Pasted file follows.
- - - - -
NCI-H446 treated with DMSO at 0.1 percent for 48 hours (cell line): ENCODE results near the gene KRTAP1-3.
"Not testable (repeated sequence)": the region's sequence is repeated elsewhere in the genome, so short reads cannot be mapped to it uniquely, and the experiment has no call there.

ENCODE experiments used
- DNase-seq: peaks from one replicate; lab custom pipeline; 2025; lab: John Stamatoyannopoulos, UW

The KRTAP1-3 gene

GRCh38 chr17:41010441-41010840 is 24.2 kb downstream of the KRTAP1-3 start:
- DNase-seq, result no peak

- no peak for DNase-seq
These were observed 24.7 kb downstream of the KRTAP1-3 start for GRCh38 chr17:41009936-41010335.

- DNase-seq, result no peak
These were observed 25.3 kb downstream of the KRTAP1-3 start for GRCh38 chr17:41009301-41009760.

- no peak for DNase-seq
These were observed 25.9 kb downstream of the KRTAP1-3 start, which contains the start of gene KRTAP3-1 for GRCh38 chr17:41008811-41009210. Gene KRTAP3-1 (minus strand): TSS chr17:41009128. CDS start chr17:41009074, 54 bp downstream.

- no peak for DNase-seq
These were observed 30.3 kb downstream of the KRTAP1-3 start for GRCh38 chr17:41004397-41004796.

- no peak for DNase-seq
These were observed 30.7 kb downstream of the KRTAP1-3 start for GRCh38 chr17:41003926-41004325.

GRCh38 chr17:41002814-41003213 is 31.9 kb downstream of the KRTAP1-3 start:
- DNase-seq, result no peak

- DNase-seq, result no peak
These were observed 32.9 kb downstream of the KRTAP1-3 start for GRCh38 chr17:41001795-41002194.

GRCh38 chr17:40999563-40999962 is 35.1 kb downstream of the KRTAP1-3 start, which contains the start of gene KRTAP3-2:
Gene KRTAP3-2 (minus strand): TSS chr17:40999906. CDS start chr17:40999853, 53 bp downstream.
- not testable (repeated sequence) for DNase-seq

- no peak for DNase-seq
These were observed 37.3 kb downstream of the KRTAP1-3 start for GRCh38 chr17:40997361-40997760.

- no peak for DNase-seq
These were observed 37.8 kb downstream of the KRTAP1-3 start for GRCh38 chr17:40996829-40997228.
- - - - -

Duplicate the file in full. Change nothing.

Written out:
NCI-H446 treated with DMSO at 0.1 percent for 48 hours (cell line): ENCODE results near the gene KRTAP1-3.
"Not testable (repeated sequence)": the region's sequence is repeated elsewhere in the genome, so short reads cannot be mapped to it uniquely, and the experiment has no call there.

ENCODE experiments used
- DNase-seq: peaks from one replicate; lab custom pipeline; 2025; lab: John Stamatoyannopoulos, UW

The KRTAP1-3 gene

GRCh38 chr17:41010441-41010840 is 24.2 kb downstream of the KRTAP1-3 start:
- DNase-seq, result no peak

- no peak for DNase-seq
These were observed 24.7 kb downstream of the KRTAP1-3 start for GRCh38 chr17:41009936-41010335.

- DNase-seq, result no peak
These were observed 25.3 kb downstream of the KRTAP1-3 start for GRCh38 chr17:41009301-41009760.

- no peak for DNase-seq
These were observed 25.9 kb downstream of the KRTAP1-3 start, which contains the start of gene KRTAP3-1 for GRCh38 chr17:41008811-41009210. Gene KRTAP3-1 (minus strand): TSS chr17:41009128. CDS start chr17:41009074, 54 bp downstream.

- no peak for DNase-seq
These were observed 30.3 kb downstream of the KRTAP1-3 start for GRCh38 chr17:41004397-41004796.

- no peak for DNase-seq
These were observed 30.7 kb downstream of the KRTAP1-3 start for GRCh38 chr17:41003926-41004325.

GRCh38 chr17:41002814-41003213 is 31.9 kb downstream of the KRTAP1-3 start:
- DNase-seq, result no peak

- DNase-seq, result no peak
These were observed 32.9 kb downstream of the KRTAP1-3 start for GRCh38 chr17:41001795-41002194.

GRCh38 chr17:40999563-40999962 is 35.1 kb downstream of the KRTAP1-3 start, which contains the start of gene KRTAP3-2:
Gene KRTAP3-2 (minus strand): TSS chr17:40999906. CDS start chr17:40999853, 53 bp downstream.
- not testable (repeated sequence) for DNase-seq

- no peak for DNase-seq
These were observed 37.3 kb downstream of the KRTAP1-3 start for GRCh38 chr17:40997361-40997760.

- no peak for DNase-seq
These were observed 37.8 kb downstream of the KRTAP1-3 start for GRCh38 chr17:40996829-40997228.